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Showing posts from May, 2018

Book in Review: Eschatological Discipleship

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What time is it? Where are we going? What is the vision of the future that gives us purpose to live in our present time and place? These questions are some of the few Trevin Wax addresses in his recent book entitled Eschatological Discipleship.

Eschatology is a theological term often associated with the topic of the end times among Christians. Wax chooses to use this word in a “broader sense” as “encompassing the Christian vision of time and the destiny of the world.” Wax is correct in his concern that many Christians are living with a “shrunken view of eschatology” which “fails to impact discipleship” and leaves Christians without the necessary tools to read the signs of the times and navigate its darkness. Unfortunately it is not uncommon to see Christianity viewed as a truncated list of rules or doctrines detached from any future vision of the Kingdom of Heaven. In this book, Wax gives a call for Christians today to live in the present as people of the future.

After defining his term…

Failing Our Boys

Some scattered thoughts I wrote a couple of months ago about how our society is failing a certain demographic:
How are we failing our boys? I read this article that Russell Moore shared on twitter that claimed that men need a movement similar to feminism to start a conversation about what is true masculinity. Clearly what we have currently in place is missing the mark. Young males are the ones doing these mass shootings, but more than that--it is quite plain to see that this demographic of younger men are falling through the cracks. The author of the article thinks that a lack of vulnerability and "real men don't cry" mantra has calloused these boys and given them no outlet for their emotions. I agree somewhat. I am sure it has contributed.
I remember reading a different article from a writer of a different persuasion almost a year ago who claimed the opposite. He said that the eradication of everything traditionally manly--of hard work, of fighting, of books about killin…

Book in Review: "The Bruised Reed"

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I picked up this 99 cent copy after running across Jesus’ remarks in Matthew 12, in which he quotes the prophet Isaiah: “A bruised reed he will not break, and a smoldering wick he will not snuff out.” Uncertain in the ambiguity, I found out Richard Sibbes had written an entire book on the topic. I had never read anything by Richard Sibbes before, but with an increasing personal interest in the Puritans I decided to give it a try. I was, frankly, blown away.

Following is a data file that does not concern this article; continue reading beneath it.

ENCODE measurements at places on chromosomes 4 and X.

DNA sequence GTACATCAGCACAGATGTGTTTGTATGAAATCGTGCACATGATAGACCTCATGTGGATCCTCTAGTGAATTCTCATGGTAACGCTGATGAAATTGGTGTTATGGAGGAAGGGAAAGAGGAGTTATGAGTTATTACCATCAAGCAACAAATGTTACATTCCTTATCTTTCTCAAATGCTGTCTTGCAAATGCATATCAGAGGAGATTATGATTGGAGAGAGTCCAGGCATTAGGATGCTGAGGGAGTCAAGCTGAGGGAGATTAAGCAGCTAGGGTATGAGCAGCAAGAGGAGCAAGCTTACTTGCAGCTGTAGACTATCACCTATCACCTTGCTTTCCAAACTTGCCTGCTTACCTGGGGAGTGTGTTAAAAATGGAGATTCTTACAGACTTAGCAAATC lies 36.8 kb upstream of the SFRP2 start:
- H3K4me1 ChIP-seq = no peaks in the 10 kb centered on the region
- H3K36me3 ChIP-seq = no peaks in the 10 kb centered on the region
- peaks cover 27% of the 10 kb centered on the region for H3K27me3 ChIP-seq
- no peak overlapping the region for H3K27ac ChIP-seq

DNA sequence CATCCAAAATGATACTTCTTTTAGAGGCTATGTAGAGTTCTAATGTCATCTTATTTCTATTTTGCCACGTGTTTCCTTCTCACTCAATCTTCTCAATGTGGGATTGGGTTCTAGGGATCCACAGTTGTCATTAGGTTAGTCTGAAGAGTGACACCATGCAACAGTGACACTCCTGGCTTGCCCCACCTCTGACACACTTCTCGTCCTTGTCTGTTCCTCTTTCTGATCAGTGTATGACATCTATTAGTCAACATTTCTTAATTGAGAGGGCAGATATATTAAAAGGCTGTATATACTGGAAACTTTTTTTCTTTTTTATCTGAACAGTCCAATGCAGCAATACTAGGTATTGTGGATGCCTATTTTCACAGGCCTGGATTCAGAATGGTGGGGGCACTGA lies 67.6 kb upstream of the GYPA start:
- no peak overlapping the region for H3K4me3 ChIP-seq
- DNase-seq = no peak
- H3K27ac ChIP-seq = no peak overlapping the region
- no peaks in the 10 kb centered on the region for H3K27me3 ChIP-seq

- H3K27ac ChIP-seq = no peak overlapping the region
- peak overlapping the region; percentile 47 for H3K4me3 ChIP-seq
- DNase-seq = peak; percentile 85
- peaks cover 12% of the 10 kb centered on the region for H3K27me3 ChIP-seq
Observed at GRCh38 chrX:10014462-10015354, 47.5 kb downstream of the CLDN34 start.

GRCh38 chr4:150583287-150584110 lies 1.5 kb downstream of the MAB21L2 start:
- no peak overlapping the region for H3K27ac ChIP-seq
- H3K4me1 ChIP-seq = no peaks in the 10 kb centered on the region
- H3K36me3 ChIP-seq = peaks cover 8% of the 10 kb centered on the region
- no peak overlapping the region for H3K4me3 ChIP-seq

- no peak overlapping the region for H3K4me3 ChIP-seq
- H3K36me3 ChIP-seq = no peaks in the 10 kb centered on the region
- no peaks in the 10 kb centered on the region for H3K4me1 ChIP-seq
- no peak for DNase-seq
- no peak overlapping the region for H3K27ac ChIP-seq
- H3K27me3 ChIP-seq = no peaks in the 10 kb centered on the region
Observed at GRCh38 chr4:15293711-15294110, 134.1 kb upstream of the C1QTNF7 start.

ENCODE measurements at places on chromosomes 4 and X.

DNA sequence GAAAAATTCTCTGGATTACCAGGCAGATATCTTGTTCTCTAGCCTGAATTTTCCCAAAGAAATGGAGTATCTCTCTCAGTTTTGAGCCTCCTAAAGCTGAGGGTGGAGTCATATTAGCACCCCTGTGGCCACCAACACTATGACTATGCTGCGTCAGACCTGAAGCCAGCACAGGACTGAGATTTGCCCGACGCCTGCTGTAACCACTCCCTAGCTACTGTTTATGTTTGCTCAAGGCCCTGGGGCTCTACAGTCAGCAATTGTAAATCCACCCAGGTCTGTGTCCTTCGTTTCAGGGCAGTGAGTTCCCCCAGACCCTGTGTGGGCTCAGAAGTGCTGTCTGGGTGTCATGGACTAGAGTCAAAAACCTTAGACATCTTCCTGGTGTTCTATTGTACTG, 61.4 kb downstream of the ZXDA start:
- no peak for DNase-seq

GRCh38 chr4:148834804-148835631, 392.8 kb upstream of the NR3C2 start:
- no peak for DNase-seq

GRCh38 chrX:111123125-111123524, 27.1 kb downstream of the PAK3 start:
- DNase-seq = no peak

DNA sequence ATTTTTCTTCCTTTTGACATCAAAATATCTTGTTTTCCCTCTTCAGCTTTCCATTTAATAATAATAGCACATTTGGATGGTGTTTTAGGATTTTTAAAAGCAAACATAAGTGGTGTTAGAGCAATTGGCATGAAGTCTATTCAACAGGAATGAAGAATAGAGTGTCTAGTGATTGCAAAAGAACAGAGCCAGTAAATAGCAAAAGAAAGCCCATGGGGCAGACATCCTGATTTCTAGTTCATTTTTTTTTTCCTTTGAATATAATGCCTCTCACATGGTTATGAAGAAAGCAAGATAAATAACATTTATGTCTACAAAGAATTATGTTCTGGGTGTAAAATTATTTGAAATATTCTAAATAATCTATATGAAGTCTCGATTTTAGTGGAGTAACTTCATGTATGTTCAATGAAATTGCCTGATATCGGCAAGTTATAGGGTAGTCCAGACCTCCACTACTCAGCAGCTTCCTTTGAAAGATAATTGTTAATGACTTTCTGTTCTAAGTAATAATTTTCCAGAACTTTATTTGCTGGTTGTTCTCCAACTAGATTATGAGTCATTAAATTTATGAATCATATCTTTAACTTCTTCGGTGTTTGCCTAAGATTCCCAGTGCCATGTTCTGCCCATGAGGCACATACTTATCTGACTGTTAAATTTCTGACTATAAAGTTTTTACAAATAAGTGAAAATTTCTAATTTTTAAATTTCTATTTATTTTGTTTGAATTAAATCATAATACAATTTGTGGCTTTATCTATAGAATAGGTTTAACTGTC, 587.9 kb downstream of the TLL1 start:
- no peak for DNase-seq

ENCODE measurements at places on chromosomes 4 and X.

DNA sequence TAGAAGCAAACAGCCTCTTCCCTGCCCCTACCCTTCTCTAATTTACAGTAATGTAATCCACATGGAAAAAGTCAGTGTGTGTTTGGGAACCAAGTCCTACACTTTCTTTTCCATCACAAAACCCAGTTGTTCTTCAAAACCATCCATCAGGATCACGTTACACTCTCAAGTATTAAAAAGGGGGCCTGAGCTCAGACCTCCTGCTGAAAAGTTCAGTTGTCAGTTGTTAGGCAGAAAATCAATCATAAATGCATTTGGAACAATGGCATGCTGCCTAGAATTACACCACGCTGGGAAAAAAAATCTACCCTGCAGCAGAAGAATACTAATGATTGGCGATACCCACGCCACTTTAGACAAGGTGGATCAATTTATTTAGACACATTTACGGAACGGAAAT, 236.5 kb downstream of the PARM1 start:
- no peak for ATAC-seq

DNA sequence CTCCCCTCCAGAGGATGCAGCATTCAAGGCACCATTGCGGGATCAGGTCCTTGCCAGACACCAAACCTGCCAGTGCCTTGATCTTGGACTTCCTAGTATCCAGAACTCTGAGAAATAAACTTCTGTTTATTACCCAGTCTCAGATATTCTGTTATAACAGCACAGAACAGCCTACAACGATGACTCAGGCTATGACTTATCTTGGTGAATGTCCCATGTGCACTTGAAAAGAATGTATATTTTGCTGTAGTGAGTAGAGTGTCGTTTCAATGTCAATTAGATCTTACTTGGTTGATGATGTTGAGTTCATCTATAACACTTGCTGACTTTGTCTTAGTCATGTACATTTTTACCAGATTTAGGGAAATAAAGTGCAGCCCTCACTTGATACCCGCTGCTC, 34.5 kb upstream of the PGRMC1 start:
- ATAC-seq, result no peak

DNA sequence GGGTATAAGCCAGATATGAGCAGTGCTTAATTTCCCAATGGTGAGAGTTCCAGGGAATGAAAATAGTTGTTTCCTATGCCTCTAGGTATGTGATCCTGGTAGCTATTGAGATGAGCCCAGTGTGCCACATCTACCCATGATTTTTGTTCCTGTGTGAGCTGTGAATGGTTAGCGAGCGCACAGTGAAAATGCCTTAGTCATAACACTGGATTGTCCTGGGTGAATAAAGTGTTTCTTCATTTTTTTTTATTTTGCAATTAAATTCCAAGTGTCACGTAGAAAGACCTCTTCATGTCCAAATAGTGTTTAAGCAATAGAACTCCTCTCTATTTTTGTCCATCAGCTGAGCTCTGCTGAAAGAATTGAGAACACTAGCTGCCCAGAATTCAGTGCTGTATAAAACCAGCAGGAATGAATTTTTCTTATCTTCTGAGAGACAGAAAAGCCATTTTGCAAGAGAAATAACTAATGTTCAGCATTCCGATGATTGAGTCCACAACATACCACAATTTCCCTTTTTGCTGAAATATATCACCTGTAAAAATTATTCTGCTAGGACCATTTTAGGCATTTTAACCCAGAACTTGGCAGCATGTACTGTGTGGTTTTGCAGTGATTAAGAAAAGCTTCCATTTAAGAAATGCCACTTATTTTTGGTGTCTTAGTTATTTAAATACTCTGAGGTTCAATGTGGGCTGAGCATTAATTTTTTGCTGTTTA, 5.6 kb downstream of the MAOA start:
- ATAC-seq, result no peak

The Bruised Reed is less a commentary on Matthew 12:20, and more of a blueprint of the Christian walk. It begins by discussing the tenderness of Christ. The heart of the Father. “As a mother tendereth most the most diseased and weakest child, so doth Christ most mercifully incline to the weakest child, and likewise putteth an instinct into the weakest things to rely upon something stronger than themselves for support.” Sibbes instructs that we not consider ourselves loftier than Christ, but in likewise manner, condescend to those in…

Chesterton on Boundaries

Looking through some of my highlights in one of my favorite books. Found this, and thought it relevant for the anarchistic demagoguery we see today:


"Anarchism adjures us to be bold creative artists, and care for no laws or limits. But it is impossible to be an artist and not care for laws and limits. Art is limitation; the essence of every picture is the frame. If you draw a giraffe, you must draw him with a long neck. If, in your bold creative way, you hold yourself free to draw a giraffe with a short neck, you will really find that you are not free to draw a giraffe. The moment you step into the world of facts, you step into a world of limits. You can free things from alien or accidental laws, but not from the laws of their own nature. You may, if you like, free a tiger from his bars; but do not free him from his stripes. Do not free a camel of the burden of his hump: you may be freeing him from being a camel. Do not go about as a demagogue, encouraging triangles to break out o…

Beautiful Privacy

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We live in interesting times. We live in a time where we can broadcast any detail, any event, any accomplishment to the world with a few taps of a thumb. We live in a world where we can correspondingly observe every detail, event, accomplishment of our “friends” with the passive dragging of the same thumb.
Social Media is a powerful platform, there is no doubt. Never before in the history of the world could information be received and broadcasted in such speeds. To be sure, there are positive uses for social media, just as there are positive uses for any medium. The medium is not necessarily “good” nor is it necessarily “bad”. There are good ways to use the medium, just as there are self-serving ways to use the medium.
But it is so difficult to keep powerful tools in their proper places. They have a tendency to intrude on our life, to rebel against their original functions. One of the things that I have observed through spending significant time on social media platforms is it is exac…